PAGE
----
One of our biggest needs is affordable housing and shelter. There is virtually nothing substantial for seniors or students, as the member mentioned. There is embarrassingly little in the budget for aboriginal people. The MAP program has not been restored, the money that was cut from museums. The 15 arts programs that were cut have not been restored, including travelling museum exhibits, which are very important for the north.

The dental therapy school has been closed, which is very important for the north. The Canadian Environmental Network is not funded again. It does great work across Canada. The friendship centres have not received a cost of living increase. Also missing is the great CAIRS project in the Yukon for healing. There is nothing for and search and rescue for the north, which I have been pushing for five years. Apparently the Senate has just confirmed its support for me on that. There are tourism cuts to the Canadian Tourism Commission. Of course there is nothing for child care.

Democratic Representation Act March 22nd, 2011

Mr. Speaker, as the critic for Arctic issues, I want to reiterate the point that 40% of the country has three out of 308 MPs. If more MPs are added it will of course dilute that small representation for that huge area of the country.

There are fewer members of the Green Party, the NDP and aboriginal people in Quebec than the number of votes would warrant by population. Does the member have any suggestion on how to improve that?

Democratic Representation Act March 22nd, 2011

Madam Speaker, the Yukon's representation would also be watered down by increasing the number of seats. Forty per cent of Canada is north of 60 and yet only 3 of 308 MPs are in this place.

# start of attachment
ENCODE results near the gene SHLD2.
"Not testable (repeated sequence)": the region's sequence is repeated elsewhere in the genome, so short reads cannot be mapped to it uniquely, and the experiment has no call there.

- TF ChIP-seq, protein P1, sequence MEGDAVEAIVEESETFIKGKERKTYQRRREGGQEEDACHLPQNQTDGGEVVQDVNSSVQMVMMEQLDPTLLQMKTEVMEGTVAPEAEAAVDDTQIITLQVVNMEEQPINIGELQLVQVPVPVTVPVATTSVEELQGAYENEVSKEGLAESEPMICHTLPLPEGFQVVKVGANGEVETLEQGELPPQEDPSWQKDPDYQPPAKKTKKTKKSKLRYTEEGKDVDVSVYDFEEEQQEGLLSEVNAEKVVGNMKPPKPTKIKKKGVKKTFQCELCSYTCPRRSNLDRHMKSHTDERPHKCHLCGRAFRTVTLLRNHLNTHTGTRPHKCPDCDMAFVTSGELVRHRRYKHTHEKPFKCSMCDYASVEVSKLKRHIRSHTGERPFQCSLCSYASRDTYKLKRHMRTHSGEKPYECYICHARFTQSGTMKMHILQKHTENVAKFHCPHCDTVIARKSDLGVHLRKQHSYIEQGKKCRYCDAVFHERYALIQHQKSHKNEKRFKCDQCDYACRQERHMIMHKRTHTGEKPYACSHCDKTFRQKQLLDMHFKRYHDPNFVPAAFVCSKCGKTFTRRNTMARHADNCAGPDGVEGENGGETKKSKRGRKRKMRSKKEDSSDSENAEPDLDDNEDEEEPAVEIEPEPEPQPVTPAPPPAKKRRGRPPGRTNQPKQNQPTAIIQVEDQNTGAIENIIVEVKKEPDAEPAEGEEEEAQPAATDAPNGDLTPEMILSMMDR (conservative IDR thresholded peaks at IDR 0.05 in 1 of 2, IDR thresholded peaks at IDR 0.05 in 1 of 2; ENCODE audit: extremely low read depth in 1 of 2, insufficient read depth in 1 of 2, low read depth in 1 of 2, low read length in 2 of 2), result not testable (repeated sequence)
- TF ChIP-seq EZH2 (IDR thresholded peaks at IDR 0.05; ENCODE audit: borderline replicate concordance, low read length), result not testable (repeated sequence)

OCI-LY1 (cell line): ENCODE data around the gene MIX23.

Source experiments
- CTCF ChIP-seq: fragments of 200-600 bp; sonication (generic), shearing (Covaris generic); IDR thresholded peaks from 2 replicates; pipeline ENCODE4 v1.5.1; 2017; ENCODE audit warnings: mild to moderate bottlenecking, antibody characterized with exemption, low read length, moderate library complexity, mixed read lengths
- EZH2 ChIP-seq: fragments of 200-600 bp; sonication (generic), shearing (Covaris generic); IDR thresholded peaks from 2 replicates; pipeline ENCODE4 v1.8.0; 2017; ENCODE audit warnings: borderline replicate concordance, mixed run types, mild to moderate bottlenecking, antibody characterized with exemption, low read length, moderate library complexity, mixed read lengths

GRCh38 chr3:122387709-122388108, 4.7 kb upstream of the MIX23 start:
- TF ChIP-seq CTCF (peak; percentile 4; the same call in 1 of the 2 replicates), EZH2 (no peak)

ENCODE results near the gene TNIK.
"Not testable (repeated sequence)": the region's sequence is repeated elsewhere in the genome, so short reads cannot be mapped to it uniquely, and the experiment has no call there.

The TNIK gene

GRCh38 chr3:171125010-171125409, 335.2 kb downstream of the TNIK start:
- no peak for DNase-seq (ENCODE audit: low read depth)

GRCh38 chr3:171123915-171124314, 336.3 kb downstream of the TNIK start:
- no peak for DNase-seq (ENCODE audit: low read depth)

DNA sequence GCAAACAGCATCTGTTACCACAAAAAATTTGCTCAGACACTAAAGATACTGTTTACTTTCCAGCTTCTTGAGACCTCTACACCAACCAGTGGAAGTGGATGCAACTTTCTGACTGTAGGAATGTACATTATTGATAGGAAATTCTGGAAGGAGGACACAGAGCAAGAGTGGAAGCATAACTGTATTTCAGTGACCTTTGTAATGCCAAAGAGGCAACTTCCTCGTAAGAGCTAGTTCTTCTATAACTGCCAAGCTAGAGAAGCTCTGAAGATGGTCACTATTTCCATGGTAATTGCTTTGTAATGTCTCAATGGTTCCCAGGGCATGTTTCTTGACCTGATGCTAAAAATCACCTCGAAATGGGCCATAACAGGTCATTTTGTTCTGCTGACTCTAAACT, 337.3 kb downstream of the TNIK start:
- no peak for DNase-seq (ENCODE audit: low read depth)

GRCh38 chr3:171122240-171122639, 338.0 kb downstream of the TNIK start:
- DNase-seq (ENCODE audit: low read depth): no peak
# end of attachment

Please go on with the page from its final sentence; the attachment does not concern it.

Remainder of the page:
I appreciate the Senate's role in representing under-represented regions and demographics.

The leader of the Green Party will be running in Saanich—Gulf Islands. I do not know whether she will win or not, but she will get a considerable number of votes. If that party does not get any seats in Parliament, the number of votes will not have contributed to this Parliament.

Aboriginal people are under-represented as well compared to their proportion of the population.

I wonder if the member has a comment on that.

United Nations Security Council Resolution Concerning Libya March 21st, 2011

Mr. Chair, I congratulate and commend the UN Security Council for its tremendous action. Some people do not realize how far some countries that sit on the Security Council had to go to allow the Libyan motion to go through. Those countries deserve the utmost commendation and congratulations. This is a great step for the world, a great step for humanity and a great step to show that the United Nations can work.

I want to make a point about what will happen post-Libya. If a similar crisis arises in the future, and I hope it never does, countries of the world, like Canada, that are involved in this great endeavour must be consistent. We have crossed the Rubicon. People will no longer be subject to frivolous, autocratic and irrational dictators who slaughter their own people. If this were ever to happen again, the world needs to be consistent. The world cannot back down from people in a similar situation who think the world is watching, who think the world will support humanitarianism and who think the world will support harmless people. The world cannot be inconsistent with this great exercise it is involved in today.